Silver Age Captain America Comic Book Price Guide
Created by ink jockeys Joe Simon and Jack Kirby, Captain America first crashed the pages of Marvel in 1941. Scrawny boy turned muscle-bound hero, Captain America fought the Nazis and Red Skull for years and then started to fight Communism in the late 1940s and early 1950s.
In terms of story, Captain America was somewhat out of commission during the mid-1950s. There were some character changes that original fans didn't necessary agree with.
In order to answer this concern, the post WWII versions were said to be successors of the Steve Rogers legacy, rather than the original, All-American do-gooder.
These follow-ups are listed as Jeffrey Mace, William Naslund, and William Burnside.
When Stan Lee developed the Fantastic Four, many comic book fans couldn't help but recognize the resemblance between Johnny Storm and a previous hero often featured in the Golden Age Captain America comics: The Human Torch.
In Fantastic Four #4, Stan Lee decided to include Namor the Sub-Mariner as a villain to battle his new characters. Realizing that old characters could be reborn, fan mail poured in begging the humble Marvel man to bring back the Captain.
Somewhat hesitant, Stan Lee eventually put Captain America on the cover of Strange Tales #114 in November of 1963.
In the letter pages of the comic, Stan Lee asked his readers if they would be interested in seeing the real Captain return to the pages of Marvel. Piles of mail poured in to form an outstanding Yes.
Record sale: $143,300
Minimum value (poor but complete condition): $170
In Avengers #4, the true-blue Captain America came back to the pages of Marvel as if the post WWII years never happened (1945-1964).
Featuring Iron Man, Thor, Giant-Man, and the Wasp, the Captain officially joined The Avengers in this issue that was published in March of 1964. Jack Kirby and Paul Reinman designed the cover, while Stan Lee did the writing.
When the 1960s rolled around, The Avengers found a soldier's frozen body lying next to Captain America's shield in the North Atlantic Ocean.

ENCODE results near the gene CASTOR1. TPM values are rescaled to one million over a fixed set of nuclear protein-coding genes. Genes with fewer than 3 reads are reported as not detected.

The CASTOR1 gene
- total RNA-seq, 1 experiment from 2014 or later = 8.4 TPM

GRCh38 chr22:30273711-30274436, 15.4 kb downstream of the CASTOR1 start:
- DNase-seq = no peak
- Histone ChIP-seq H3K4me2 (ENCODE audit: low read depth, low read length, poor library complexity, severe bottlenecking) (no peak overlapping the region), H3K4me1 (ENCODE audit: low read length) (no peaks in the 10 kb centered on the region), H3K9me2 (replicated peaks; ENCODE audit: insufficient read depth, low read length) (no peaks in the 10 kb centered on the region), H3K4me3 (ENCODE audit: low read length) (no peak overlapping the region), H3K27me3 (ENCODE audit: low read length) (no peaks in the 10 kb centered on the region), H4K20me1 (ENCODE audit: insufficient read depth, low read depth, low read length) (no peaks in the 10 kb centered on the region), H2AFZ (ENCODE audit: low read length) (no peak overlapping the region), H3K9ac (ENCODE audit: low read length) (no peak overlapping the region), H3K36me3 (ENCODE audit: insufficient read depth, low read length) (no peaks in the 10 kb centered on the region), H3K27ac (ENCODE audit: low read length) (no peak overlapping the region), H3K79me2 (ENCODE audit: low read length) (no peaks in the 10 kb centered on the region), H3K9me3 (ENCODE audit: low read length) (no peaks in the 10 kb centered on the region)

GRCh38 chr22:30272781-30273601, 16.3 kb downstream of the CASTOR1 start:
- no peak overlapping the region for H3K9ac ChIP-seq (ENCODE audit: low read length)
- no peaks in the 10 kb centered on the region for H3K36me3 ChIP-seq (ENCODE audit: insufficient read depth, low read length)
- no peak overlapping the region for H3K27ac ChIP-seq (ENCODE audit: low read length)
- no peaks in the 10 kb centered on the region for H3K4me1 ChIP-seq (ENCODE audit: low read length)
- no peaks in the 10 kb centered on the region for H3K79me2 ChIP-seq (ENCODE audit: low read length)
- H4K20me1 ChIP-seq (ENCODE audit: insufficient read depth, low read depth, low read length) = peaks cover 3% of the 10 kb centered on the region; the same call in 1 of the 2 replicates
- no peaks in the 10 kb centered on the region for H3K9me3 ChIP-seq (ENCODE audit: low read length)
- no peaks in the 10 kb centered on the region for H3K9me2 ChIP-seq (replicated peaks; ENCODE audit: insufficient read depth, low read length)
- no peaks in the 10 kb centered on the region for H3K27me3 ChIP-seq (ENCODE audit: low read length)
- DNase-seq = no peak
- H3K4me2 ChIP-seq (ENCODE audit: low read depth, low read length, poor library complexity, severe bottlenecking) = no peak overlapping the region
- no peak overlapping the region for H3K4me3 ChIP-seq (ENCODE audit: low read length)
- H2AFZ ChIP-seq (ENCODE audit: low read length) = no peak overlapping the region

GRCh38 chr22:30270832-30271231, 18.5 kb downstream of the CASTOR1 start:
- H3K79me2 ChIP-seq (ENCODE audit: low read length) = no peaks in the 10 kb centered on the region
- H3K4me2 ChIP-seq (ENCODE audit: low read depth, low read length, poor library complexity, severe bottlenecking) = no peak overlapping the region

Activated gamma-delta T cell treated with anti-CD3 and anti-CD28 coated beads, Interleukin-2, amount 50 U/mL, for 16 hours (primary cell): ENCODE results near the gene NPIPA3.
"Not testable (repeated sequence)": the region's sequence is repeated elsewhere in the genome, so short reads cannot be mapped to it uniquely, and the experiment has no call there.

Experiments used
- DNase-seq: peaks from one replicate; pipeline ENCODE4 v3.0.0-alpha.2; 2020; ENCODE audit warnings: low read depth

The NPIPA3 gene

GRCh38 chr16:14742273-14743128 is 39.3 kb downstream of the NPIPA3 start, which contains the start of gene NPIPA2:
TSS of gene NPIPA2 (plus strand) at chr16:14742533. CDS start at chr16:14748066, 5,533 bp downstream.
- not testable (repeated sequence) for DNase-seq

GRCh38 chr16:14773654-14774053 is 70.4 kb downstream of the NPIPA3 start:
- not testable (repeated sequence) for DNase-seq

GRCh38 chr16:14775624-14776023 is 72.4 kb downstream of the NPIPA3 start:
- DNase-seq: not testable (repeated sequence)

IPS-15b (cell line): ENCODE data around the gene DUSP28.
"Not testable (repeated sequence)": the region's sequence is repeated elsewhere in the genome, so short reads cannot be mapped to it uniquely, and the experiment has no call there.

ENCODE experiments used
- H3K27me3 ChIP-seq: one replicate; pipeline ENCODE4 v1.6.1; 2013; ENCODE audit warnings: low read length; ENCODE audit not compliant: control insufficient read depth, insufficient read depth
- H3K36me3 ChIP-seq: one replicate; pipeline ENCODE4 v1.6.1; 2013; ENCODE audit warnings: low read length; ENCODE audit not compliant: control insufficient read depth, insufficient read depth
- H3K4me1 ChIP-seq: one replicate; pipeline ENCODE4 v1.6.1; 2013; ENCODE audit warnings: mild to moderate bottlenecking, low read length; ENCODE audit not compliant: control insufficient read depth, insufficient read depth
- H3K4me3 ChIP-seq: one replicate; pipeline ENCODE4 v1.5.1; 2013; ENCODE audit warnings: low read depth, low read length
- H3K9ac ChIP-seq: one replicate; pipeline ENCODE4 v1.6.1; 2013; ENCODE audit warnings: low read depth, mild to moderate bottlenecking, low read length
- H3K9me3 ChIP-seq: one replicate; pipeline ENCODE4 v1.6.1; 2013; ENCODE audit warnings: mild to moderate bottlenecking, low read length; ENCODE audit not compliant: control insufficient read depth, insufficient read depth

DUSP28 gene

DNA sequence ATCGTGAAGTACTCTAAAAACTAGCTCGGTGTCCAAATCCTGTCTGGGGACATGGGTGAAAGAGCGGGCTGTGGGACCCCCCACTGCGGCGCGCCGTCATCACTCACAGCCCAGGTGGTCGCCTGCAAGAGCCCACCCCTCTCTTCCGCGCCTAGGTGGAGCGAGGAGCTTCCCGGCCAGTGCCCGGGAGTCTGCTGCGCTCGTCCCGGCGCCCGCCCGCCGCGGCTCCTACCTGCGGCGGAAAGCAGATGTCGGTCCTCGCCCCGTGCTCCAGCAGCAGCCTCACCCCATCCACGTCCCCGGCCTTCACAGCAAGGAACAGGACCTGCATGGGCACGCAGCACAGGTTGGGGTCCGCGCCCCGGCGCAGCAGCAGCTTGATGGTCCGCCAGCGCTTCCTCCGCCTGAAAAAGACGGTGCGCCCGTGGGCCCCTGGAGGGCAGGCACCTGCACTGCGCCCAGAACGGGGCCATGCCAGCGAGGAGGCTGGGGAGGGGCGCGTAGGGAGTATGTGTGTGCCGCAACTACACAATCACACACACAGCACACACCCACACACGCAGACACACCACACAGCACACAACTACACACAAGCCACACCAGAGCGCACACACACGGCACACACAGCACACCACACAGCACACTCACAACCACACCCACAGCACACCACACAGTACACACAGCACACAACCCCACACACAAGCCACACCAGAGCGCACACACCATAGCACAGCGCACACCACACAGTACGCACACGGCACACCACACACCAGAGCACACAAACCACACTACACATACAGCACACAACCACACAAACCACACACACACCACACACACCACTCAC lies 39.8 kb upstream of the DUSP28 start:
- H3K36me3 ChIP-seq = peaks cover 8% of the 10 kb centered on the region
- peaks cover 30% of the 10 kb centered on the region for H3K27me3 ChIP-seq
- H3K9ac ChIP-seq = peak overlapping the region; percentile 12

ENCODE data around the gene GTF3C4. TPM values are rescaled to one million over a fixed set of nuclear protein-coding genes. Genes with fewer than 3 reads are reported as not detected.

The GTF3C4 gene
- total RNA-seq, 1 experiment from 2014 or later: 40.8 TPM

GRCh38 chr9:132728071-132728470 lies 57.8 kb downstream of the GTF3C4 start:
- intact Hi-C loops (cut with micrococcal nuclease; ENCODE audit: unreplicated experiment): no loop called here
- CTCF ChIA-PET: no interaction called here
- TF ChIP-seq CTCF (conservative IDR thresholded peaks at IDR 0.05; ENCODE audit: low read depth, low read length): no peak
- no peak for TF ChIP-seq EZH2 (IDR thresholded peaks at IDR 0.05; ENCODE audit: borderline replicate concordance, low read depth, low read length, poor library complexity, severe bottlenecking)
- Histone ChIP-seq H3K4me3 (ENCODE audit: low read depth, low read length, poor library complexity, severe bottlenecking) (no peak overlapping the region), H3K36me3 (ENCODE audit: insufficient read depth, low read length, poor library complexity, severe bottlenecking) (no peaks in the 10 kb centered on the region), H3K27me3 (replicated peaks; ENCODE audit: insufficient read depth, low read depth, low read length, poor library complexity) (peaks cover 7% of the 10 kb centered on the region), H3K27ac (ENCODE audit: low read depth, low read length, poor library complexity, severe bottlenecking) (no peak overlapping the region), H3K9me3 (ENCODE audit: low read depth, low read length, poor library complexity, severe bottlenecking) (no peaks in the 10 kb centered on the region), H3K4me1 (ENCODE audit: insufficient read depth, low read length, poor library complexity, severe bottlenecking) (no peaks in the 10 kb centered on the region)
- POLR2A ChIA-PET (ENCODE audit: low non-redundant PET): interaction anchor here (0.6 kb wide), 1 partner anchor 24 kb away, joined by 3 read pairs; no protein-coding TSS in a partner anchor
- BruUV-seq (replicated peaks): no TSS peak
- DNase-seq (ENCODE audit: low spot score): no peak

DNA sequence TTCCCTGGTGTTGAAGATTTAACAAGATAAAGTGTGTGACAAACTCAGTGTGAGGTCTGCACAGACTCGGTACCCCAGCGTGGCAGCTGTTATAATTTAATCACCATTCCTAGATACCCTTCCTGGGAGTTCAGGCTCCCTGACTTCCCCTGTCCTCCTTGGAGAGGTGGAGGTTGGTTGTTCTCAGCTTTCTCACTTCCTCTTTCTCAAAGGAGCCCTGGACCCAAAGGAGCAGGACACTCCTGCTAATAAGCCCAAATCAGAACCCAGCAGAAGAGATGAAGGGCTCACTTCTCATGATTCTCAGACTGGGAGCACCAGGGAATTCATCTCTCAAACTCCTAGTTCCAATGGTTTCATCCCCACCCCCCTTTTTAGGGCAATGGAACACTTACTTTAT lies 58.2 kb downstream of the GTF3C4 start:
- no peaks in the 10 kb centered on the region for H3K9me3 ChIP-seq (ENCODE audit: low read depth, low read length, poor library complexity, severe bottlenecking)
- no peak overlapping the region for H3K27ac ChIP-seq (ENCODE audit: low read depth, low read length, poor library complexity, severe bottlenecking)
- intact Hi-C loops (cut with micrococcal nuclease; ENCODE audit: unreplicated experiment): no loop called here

Underneath the military issued suit, the crusaders found the Captain's real uniform. Apparently, the real Captain America had been frozen since 1945 and the serum that birthed him kept him alive despite the harsh conditions.
Set in New York, Europe, and even Atlantis, this issue also features the Teen Brigade, Rick Jones, Namor, Atlantean Warriors and mentions Bucky and the Hulk.
Record sale: $15,600
Minimum value (poor but complete condition): $30
After customers bombarded Marvel with fan mail, the head honchos couldn't help but consider giving the Captain his own book.
Various other characters had been given their own books, or at least shared book covers with other classic characters. Eventually, Tales of Suspense #59 in November of 1964 featured Iron Man and Captain America.
The main villain in the issue was The Black Knight and Tony Stark's trusted friends Happy Hogan and Pepper Potts were featured, along with Thor, The Wasp, and Giant-Man from The Avengers.
If you have Captain America comics from the Silver Age, we would love to help you sell, value, or find insurance. Simply send in a few pictures and we can get started to find out exactly what they're worth.
Record sale: $78,000
Minimum value (poor but complete condition): $80
Around 1966, superheroes were all the craze (much like today's box office). Mainly because of the Batman TV show, America had fallen in love with heroes once again.
Milton Bradley even designed a Captain America-themed board game, while other companies started making G.I. Joe-like action figures, Halloween costumes and other collectibles. Captain America even got his own cartoon series that same year.
In his Big Premiere Issue!, the Captain punches forward to delight fans of the series with his own comic. "As long as freedom may be threatened—Captain America must follow his destiny—wherever it may lead!" exclaimed the American hero.
In this issue, he battles Franz Gruber and The Destruction. Supporting characters include the Black Panther, Agent 13, Dum-Dum Dugan, Nick Fury and mention of Sub-Mariner and The Avengers in a flashback scene.
This is the first of the Silver Age Captain America comic book series, despite being listed as the 100th issue. The numbering picked up from the Tales of Suspense #99 issue, which featured Captain America and Iron Man. (Values of the Golden Age series can be found here.)
Captain America went on to partner with some of the most notable comic book characters in history, including the following:
Golden Age: Cap Battles Hitler, Pointed Shield
Silver Age: Round Shield, Joins Avengers
Other Marvel Comic Superheroes in Captain America Comic
Learn the value of comic books featuring Hulk, Thor, Black Widow, Iron Man and many others.